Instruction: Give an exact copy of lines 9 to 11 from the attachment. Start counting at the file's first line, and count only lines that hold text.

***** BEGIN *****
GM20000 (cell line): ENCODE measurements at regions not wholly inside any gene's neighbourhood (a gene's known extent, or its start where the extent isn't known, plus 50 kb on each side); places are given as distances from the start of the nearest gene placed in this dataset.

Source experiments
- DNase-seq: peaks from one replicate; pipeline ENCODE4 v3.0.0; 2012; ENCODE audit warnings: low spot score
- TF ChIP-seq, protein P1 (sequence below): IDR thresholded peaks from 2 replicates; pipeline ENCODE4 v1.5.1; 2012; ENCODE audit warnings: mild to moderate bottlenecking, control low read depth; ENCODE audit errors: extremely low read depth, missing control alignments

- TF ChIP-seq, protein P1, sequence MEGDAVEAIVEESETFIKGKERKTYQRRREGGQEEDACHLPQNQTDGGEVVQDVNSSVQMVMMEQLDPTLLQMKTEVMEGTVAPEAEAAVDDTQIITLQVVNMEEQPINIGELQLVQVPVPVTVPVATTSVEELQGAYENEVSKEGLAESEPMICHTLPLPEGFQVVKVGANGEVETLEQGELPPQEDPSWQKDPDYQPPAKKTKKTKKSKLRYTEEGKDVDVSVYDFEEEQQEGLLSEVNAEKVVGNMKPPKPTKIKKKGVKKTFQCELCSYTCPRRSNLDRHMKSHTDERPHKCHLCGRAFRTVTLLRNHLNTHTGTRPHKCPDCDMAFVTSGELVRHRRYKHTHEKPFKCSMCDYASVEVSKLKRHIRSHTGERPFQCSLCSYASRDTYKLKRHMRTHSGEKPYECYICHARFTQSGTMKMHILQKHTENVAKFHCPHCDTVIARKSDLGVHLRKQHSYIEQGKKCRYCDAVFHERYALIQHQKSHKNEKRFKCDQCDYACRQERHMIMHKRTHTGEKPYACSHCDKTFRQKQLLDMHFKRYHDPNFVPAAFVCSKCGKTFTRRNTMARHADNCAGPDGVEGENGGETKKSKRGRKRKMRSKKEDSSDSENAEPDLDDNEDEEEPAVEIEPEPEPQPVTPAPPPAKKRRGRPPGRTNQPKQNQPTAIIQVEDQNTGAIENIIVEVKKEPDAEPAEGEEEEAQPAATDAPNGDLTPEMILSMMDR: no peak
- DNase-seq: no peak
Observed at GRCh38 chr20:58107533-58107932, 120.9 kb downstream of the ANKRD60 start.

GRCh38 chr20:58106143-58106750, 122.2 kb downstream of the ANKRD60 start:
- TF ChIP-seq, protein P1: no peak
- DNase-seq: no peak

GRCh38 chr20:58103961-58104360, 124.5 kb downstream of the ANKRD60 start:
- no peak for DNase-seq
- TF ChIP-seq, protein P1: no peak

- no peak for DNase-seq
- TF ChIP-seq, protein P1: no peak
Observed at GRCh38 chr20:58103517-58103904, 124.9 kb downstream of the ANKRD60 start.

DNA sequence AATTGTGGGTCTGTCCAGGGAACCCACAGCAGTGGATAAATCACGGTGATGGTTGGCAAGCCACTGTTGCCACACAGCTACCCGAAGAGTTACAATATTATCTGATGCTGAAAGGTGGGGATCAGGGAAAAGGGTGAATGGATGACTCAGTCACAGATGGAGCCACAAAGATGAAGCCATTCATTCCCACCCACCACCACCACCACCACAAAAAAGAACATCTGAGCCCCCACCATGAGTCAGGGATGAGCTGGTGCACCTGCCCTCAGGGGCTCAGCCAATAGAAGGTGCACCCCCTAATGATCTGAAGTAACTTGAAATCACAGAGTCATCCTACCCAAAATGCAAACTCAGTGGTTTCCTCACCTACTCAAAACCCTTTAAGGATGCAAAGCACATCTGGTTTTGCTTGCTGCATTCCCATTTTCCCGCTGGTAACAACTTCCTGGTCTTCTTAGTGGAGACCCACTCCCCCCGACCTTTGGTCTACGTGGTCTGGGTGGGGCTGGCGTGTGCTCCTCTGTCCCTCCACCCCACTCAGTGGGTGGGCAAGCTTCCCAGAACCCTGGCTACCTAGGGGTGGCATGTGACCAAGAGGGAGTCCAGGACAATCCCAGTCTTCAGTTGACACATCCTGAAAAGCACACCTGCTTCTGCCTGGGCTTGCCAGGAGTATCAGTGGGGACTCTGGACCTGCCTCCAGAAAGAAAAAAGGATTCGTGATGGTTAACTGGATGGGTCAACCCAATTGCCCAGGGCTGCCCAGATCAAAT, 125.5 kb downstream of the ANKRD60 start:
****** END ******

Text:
- TF ChIP-seq, protein P1: no peak
- DNase-seq: no peak

GRCh38 chr20:58103961-58104360, 124.5 kb downstream of the ANKRD60 start: